By Katie Lundin
Businesses are pressured to produce more content every day.
Blogs, Facebook, Instagram, Twitter… the content monsters demand to be fed.
And, visual content has been shown to be the most popular with buyers – so it’s in the greatest demand for marketers. But, it can also be hard to create.
Most small businesses don’t have an on-staff photographer and graphic designer to take care of their visual content creation.
And if you’re starting a new business, you’re looking for ways to conserve your money to give yourself a better chance to succeed.
That’s where stock photography sites come in handy.
Stock photography sites can provide the raw images that you can creatively transform into valuable visual content. They can also supplement the written content you’re already creating.
But, not all stock photographs are licensed for commercial use. And some have strict requirements about attributions and restrictions on modifications.
So, how do you safely use stock photos without getting into legal trouble, spending a lot of money for licensing fees, or getting caught in a web of complex licensing rules?
We’ve found that by sticking with certain reputable stock photography sites, it can actually be pretty simple. To save you the hassle, we’ve assembled a collection of our favorite stock photos sources just for you.
Here are 7 of the most popular stock photography sites:
“Whoa, whoa, whoa…” I hear you saying. “But, don’t you advise against using stock?”
And, the answer is – yes.
We wholeheartedly believe that stock art and photography have no place in your core visual branding materials.
Stock art is available to everyone. And, for that reason, it can never be unique enough to create a differentiated visual brand. You’d just blend in with all the other businesses using that same stock art.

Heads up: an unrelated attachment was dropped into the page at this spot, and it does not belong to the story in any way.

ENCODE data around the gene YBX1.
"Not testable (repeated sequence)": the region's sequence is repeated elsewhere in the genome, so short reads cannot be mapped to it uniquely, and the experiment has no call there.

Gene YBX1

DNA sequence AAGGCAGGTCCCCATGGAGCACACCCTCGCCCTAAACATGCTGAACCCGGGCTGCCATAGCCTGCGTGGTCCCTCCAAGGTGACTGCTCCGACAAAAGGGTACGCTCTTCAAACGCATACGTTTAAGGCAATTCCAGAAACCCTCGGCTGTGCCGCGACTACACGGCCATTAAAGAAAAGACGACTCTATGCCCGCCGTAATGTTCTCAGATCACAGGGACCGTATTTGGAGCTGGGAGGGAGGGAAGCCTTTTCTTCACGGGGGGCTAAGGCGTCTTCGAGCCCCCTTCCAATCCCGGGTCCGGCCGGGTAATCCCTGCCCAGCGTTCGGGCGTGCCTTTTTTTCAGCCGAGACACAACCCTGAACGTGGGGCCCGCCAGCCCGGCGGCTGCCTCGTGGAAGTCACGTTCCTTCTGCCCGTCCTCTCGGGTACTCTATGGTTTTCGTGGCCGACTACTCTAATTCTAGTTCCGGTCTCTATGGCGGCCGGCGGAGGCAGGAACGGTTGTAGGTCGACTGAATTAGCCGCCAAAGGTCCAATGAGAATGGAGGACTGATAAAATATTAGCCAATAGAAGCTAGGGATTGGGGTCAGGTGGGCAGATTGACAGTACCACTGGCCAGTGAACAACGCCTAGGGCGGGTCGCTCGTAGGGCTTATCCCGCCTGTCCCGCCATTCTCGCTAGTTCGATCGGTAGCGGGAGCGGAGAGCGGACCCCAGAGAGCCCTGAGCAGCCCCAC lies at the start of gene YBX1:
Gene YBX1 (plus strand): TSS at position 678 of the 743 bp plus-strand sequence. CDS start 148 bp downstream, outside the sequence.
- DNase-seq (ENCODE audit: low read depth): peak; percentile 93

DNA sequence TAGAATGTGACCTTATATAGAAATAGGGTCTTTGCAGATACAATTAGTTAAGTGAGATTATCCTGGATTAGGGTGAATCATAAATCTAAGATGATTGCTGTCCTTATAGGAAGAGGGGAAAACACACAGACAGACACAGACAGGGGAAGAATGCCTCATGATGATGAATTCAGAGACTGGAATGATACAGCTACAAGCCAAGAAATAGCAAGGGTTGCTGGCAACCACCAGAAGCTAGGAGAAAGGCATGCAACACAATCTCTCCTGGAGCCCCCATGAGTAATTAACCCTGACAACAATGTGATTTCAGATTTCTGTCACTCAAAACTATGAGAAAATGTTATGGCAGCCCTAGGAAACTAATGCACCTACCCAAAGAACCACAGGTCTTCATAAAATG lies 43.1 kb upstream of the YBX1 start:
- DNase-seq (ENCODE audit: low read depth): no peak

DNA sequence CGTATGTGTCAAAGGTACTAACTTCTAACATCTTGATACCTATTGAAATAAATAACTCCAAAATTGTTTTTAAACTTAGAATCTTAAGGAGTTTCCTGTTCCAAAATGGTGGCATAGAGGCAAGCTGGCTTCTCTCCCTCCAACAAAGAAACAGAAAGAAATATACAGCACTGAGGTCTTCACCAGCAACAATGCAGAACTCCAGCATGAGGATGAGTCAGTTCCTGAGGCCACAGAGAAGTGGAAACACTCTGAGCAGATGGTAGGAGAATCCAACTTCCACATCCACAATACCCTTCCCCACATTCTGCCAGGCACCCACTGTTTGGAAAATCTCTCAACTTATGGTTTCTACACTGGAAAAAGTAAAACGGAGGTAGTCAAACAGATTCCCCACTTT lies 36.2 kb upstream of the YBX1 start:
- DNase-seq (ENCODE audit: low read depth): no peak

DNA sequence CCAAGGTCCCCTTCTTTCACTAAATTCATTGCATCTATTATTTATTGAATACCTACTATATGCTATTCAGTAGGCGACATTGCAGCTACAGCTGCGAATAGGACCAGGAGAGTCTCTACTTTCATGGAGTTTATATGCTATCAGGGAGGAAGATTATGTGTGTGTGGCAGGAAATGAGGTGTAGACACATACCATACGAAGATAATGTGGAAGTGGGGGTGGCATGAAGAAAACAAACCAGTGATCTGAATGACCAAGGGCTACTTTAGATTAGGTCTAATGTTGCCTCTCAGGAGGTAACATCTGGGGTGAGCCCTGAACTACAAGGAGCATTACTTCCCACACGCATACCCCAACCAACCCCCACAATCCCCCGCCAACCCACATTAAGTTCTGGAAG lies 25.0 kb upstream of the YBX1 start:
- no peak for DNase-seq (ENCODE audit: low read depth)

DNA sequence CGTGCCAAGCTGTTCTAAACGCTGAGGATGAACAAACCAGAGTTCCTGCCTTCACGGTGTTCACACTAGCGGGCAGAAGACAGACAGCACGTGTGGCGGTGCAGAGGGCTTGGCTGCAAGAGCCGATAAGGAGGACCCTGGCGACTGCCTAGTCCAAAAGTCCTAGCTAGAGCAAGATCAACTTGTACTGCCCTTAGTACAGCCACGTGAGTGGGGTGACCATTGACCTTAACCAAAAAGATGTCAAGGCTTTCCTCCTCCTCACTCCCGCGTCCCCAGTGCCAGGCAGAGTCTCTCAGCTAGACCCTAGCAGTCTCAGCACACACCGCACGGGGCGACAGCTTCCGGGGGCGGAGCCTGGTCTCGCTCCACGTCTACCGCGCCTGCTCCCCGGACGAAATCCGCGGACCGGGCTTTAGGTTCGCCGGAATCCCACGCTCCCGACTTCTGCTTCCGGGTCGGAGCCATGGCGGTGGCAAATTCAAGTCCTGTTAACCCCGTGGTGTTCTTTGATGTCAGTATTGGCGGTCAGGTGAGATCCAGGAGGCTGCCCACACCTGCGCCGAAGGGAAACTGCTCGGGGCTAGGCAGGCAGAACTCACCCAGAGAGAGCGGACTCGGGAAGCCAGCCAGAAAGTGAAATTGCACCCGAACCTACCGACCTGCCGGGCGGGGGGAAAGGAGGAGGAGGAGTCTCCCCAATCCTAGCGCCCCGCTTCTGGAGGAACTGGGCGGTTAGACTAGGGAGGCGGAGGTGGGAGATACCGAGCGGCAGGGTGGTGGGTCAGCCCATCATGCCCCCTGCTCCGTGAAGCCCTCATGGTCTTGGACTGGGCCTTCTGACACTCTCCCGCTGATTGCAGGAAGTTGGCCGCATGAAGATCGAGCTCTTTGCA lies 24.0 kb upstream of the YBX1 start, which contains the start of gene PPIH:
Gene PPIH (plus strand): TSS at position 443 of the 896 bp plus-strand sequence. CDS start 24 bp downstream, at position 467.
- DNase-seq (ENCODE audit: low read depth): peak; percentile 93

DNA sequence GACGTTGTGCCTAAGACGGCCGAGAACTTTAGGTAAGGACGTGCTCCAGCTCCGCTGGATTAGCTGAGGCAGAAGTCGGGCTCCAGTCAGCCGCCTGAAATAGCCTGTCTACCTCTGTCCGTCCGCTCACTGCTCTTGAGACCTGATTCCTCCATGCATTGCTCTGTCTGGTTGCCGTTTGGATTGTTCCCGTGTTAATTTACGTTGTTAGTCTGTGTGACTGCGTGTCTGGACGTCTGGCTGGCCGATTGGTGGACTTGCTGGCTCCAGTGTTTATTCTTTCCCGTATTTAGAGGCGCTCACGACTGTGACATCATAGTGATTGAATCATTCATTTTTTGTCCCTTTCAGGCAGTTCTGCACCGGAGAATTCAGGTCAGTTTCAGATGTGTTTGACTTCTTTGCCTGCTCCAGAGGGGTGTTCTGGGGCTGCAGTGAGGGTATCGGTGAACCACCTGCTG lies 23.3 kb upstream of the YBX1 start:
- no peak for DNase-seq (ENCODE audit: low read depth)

For the full details on why stock art is bad for your brand, just click that link above.
But, stock photography can play a role in creating massive quantities of visual content needed to keep the social media engine running. And, it can be used as supplemental visuals for blog content.
So, for example…
- Should you use stock photography for your website homepage? No.
- Can you use stock photography for an image in a blog article? Yes.
- Should you use stock images or photo for your company logo? No.
- Can you use a stock photo or image to create content for a Facebook post? Sure!
Stock photography and art can’t be used to replace an authentic, consistent visual brand identity. But, stock photos can supplement an already established brand identity. Just choose photos that don’t contradict your existing brand.
So, now that we know the ground rules for when it’s okay to use stock photography, let’s take a look at the best sources for acquiring free, high-quality stock photos.
The stock photography hub Pexels offers a wide selection of hand-curated photos from over 80,000 photographers. And, they add new photos regularly.
Pexels features a user-friendly interface that allows you to search for photos by keyword to find just what you’re looking for. And, they have a sizable assortment of business photos that come in handy for blog posts.
One of our favorite features is that you can download the images in your custom size specifications.
Trust me – this is a life-saver!
And, all of Pexel’s photos are free to use – even commercially.
Unsplash claims to provide “photos for everyone.” With a vast collection of over 800,000 photos, they may be right.
It’s easy to search for photos using keywords. But, Unsplash also has a detailed category system including topics like Textures & Patterns, Nature, Business & Work, and Current Events. This offers a helpful way to find new photos you may not have considered.
Like Pexels, Unsplash encourages attribution but does not require it. Their licensing page states:
Unsplash grants you an irrevocable, nonexclusive, worldwide copyright license to download, copy, modify, distribute, perform, and use photos from Unsplash for free, including for commercial purposes, without permission from or attributing the photographer or Unsplash.